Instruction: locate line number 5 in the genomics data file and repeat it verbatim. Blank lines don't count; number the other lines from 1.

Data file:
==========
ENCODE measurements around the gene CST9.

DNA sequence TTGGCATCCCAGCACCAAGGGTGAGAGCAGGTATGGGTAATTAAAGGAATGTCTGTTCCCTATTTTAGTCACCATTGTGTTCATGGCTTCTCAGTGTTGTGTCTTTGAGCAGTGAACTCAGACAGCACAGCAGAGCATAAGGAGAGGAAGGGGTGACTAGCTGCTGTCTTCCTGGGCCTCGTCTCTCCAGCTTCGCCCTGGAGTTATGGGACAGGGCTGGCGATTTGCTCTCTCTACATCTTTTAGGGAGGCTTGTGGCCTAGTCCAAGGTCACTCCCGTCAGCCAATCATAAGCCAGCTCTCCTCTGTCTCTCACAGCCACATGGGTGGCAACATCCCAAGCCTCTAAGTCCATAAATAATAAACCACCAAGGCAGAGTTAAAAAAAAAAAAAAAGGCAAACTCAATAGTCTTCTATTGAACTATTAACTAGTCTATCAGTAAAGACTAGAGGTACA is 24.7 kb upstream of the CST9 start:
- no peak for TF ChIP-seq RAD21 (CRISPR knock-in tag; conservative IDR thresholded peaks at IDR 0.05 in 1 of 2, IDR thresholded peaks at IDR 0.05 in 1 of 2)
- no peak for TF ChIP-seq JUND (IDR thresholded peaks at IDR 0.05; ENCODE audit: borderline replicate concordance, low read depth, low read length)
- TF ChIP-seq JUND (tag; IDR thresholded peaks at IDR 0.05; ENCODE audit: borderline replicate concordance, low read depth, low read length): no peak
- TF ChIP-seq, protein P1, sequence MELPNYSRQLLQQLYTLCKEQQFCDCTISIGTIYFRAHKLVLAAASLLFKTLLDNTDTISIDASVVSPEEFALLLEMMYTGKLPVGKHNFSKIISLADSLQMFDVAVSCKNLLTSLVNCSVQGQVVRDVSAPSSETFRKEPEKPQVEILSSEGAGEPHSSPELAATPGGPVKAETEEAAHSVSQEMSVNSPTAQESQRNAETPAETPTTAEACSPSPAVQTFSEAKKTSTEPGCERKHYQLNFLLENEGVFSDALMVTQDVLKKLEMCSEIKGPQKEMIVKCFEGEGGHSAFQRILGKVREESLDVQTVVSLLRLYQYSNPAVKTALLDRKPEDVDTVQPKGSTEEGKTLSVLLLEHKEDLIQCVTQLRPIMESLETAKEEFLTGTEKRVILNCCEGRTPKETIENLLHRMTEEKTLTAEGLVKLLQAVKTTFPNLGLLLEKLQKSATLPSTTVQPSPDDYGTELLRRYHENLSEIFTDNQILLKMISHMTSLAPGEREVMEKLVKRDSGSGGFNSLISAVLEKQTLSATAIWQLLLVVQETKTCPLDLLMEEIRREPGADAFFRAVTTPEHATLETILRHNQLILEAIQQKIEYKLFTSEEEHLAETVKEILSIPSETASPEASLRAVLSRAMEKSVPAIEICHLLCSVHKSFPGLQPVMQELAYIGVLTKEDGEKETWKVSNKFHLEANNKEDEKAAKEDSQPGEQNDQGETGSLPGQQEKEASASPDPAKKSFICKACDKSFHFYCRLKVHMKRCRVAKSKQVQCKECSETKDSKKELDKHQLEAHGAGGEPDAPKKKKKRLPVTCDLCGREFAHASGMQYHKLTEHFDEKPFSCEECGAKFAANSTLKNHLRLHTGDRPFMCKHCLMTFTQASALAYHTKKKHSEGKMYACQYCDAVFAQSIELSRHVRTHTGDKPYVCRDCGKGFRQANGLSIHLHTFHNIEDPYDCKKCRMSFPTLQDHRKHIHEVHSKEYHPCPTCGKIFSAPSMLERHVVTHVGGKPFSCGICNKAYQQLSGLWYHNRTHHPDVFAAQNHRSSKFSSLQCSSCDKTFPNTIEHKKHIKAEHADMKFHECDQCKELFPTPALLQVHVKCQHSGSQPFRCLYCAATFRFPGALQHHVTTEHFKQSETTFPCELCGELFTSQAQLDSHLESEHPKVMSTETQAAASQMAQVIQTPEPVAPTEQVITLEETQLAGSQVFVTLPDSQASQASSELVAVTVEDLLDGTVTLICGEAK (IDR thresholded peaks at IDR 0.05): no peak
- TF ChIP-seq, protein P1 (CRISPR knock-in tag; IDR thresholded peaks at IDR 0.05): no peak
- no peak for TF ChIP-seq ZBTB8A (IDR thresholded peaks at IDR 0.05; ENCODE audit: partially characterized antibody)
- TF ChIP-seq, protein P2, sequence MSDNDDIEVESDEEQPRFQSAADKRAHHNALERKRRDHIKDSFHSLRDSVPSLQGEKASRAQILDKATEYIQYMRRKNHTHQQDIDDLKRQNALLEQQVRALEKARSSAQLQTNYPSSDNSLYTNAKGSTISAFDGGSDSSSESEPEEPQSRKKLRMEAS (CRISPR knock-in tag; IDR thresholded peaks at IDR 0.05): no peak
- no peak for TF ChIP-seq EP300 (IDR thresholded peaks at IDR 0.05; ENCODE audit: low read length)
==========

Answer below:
- TF ChIP-seq JUND (tag; IDR thresholded peaks at IDR 0.05; ENCODE audit: borderline replicate concordance, low read depth, low read length): no peak